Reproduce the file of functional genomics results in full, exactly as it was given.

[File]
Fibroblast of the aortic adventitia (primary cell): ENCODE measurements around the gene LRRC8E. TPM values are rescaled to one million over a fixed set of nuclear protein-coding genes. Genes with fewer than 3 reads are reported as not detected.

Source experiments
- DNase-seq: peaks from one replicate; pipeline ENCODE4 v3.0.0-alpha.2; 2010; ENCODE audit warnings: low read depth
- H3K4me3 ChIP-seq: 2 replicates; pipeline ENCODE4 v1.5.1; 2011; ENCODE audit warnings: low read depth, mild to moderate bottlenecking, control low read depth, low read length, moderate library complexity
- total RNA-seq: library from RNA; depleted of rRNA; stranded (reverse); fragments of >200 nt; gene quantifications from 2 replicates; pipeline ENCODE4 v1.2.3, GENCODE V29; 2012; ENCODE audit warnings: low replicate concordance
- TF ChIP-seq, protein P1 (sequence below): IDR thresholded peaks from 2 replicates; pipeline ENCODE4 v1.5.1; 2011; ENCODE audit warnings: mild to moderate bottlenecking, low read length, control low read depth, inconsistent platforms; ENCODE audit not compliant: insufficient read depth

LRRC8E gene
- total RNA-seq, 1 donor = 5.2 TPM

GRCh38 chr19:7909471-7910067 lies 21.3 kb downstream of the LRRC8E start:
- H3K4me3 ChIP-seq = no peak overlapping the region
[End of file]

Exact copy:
Fibroblast of the aortic adventitia (primary cell): ENCODE measurements around the gene LRRC8E. TPM values are rescaled to one million over a fixed set of nuclear protein-coding genes. Genes with fewer than 3 reads are reported as not detected.

Source experiments
- DNase-seq: peaks from one replicate; pipeline ENCODE4 v3.0.0-alpha.2; 2010; ENCODE audit warnings: low read depth
- H3K4me3 ChIP-seq: 2 replicates; pipeline ENCODE4 v1.5.1; 2011; ENCODE audit warnings: low read depth, mild to moderate bottlenecking, control low read depth, low read length, moderate library complexity
- total RNA-seq: library from RNA; depleted of rRNA; stranded (reverse); fragments of >200 nt; gene quantifications from 2 replicates; pipeline ENCODE4 v1.2.3, GENCODE V29; 2012; ENCODE audit warnings: low replicate concordance
- TF ChIP-seq, protein P1 (sequence below): IDR thresholded peaks from 2 replicates; pipeline ENCODE4 v1.5.1; 2011; ENCODE audit warnings: mild to moderate bottlenecking, low read length, control low read depth, inconsistent platforms; ENCODE audit not compliant: insufficient read depth

LRRC8E gene
- total RNA-seq, 1 donor = 5.2 TPM

GRCh38 chr19:7909471-7910067 lies 21.3 kb downstream of the LRRC8E start:
- H3K4me3 ChIP-seq = no peak overlapping the region